Thanks, Anthony.

  33. Don Bachardy's drawings of Christopher Isherwood as he lay dying are very beautiful, however disquieting. Thanks for alerting me to them. To me they seem all the more poignant given the connection between the two men. Perhaps it's a case of the degree to which true love seeks to preserve.

    Thanks, Glenn.

  34. Thanks for your kind words here, Dusty. I'm glad my words make sense to you. The fact that they should evoke the memory of a dream is heartening. And what a dream.


  35. The tradition of taking photos of the dead is also very much within my family, Manzanita. In part I think because my parents travelled across the world from Holland to Australia and could not be there for the deaths and funerals of their loved ones, but even before that in Holland and elsewhere in Europe I gather people typically photographed their dead.

    It seems creepy to us these days but perhaps it's because we are not familiar with it, or perhaps again it's that contemporary fear of death.

    Thanks, Manzanita.

  36. I had a phone call just now, Isabel, from one of the sisters in law who tells me that the wayward brother from interstate has contacted her and thanked her for making their brother's death the experience that it was.

    He may not come to the funeral but at least he is reconciling himself to the siblings that live on. A good thing I think.

    I have not seen any of the images you describe here, faces from 2000 years ago. As you say they must seem very eerie. I have an image in my mind from pictures of the Patagonian mummies I saw in a book a few years ago. They too are eerie. To think that these people once lived and breathed as we do today, only thousands of years ago.

    Thanks for your kindness, Isabel.

  37. I agree, Red. We seem to hesitate less at the sight of dead soldiers or political tyrants and the like than we do of ordinary people.

    Perhaps it's that old idea that somehow death is fair enough in war when directed towards the soldiers or the instigators. I'm not so sure.

    I watched a documentary about the American cvil war and the death photography in it was horrific, not because the soldiers were dead but because of the way they died.

    Thanks Red Nomad, for this additional and sobering perspective here.

  38. Some years ago my daughter bought me a book of photographs by Véronique Vial called Women Before 10 a.m. which, as the title suggests, consists of photographs of women—mostly actresses and models—taken before ten o’clock in the morning. I thought it was an inspired choice and there are some lovely photos but when I read your post the two that jumped to mind were of Demi Moore who, partly because of time constraints, asked to be photographed at her mother’s house; her mother was dying at the time. Vial writes in the notes, “It was not the crash course on death that I imagined, but love.”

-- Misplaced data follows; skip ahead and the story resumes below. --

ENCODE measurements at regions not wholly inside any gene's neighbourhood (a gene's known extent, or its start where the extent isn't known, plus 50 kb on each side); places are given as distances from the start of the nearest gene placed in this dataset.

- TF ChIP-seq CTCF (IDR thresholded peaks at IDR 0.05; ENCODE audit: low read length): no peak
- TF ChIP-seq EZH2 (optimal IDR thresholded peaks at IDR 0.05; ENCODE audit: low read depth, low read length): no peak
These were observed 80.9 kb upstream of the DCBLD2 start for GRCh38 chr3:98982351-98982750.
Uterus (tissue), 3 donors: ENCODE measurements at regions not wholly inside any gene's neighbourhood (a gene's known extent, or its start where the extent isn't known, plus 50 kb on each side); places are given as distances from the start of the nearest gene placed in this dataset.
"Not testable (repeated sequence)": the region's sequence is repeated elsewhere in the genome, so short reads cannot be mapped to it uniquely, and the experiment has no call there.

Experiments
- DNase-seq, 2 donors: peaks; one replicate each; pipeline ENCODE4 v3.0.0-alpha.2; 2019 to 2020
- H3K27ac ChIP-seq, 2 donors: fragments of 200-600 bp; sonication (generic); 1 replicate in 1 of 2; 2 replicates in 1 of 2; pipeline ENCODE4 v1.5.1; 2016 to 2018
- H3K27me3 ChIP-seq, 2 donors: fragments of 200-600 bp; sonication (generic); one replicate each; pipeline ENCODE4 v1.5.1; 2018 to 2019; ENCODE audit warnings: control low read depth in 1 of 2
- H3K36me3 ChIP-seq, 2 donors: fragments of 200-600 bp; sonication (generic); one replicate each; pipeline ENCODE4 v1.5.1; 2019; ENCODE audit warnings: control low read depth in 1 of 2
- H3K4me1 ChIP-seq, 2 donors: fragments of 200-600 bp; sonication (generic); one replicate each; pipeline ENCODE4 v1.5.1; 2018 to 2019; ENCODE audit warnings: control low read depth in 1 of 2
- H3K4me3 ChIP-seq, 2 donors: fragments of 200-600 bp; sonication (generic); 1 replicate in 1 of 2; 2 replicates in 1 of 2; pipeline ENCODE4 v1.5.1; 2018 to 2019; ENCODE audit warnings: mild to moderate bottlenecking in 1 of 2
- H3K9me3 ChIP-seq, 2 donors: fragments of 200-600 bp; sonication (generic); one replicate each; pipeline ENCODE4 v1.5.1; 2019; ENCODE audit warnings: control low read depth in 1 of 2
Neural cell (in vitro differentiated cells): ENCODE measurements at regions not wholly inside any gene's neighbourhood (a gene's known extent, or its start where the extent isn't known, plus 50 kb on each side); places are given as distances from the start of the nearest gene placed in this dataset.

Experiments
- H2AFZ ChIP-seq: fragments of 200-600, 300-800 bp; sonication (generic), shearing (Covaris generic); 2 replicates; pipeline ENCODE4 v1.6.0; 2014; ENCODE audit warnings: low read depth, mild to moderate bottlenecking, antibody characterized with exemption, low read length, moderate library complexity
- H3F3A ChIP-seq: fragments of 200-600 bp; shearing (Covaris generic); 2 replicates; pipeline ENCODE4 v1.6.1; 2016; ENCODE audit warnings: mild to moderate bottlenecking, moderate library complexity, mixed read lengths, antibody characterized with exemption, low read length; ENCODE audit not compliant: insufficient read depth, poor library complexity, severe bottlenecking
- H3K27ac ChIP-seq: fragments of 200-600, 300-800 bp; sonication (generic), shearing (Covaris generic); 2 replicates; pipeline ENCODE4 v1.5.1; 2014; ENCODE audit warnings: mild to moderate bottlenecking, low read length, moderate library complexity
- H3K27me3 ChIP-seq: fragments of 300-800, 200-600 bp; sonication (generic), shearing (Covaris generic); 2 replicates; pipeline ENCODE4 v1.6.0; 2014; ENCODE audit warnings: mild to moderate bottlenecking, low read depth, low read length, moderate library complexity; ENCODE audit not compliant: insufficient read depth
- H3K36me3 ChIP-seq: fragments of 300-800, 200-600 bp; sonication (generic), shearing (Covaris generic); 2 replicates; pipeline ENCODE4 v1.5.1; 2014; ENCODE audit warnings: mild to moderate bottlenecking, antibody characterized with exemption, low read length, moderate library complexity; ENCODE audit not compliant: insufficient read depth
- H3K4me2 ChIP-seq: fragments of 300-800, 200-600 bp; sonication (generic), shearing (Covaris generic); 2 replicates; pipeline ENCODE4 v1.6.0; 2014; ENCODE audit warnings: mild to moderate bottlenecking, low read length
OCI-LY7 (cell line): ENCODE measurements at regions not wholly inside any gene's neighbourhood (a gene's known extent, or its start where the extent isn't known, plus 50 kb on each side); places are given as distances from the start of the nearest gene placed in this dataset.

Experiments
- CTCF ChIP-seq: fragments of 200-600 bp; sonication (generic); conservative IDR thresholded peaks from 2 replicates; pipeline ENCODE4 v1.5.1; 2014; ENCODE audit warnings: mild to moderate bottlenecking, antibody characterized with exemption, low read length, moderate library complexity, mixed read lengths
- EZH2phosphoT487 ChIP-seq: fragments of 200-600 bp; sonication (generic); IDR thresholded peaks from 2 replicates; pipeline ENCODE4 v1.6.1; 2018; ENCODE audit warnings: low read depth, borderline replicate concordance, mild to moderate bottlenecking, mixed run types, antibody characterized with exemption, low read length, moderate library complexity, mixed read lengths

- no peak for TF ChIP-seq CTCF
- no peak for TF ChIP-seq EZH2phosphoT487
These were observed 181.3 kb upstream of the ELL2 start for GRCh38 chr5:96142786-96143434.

Needless to say all I can find online are some of the prettier photos. I have a short story about a man who photographs his mother after her death. The story was called ‘Camera Obscura’. An excerpt:

    Probably the most difficult pictures I ever had to take were actually of my mother. She was dead at the time so it was a relatively straightforward shoot. The undertaker let me in and, to the man’s credit, never expressed the slightest sign of surprise when he saw my bags. I suppose in that line of business you get used to stifling your true feelings. I think for me that was when I began to realise where my photography was going. They used to make death masks of the greats. I remember seeing one of Beethoven and Chopin too I believe. I wasn’t just capturing a fleeting moment that was gone and forever lost otherwise, I was acknowledging the limitations of humans: it takes us time to see things, sometimes a very long time. My mother never liked to be photographed when she was alive. She would always object to my pointing “that thing” at her. Yes, take pictures of people if you have to, just not of her. There were times when she would pose – if an event were to be recorded – but even then she loathed taking centre stage. The best I could hope for was to capture her in a group shot and edit out the rest in the darkroom and I only got away with that the once and, much as she berated me for it, the picture still sat on her mantelpiece till the day she died. There were no flies on my mum. When I was a child I looked at her with a child’s eyes. Now I am a man and things are starting to come together. That would not be so easy for me if I only had a man’s faulty memory to rely on.
            No one ever saw that last set. None were ever published though they were among my best work. I collected them for myself under the title “Still Life” and I look at each of those metaphysical moments faithfully on her birthday every year. I’m not sure what I’m looking for but as I get older they seem easier to look at and the looking makes more sense.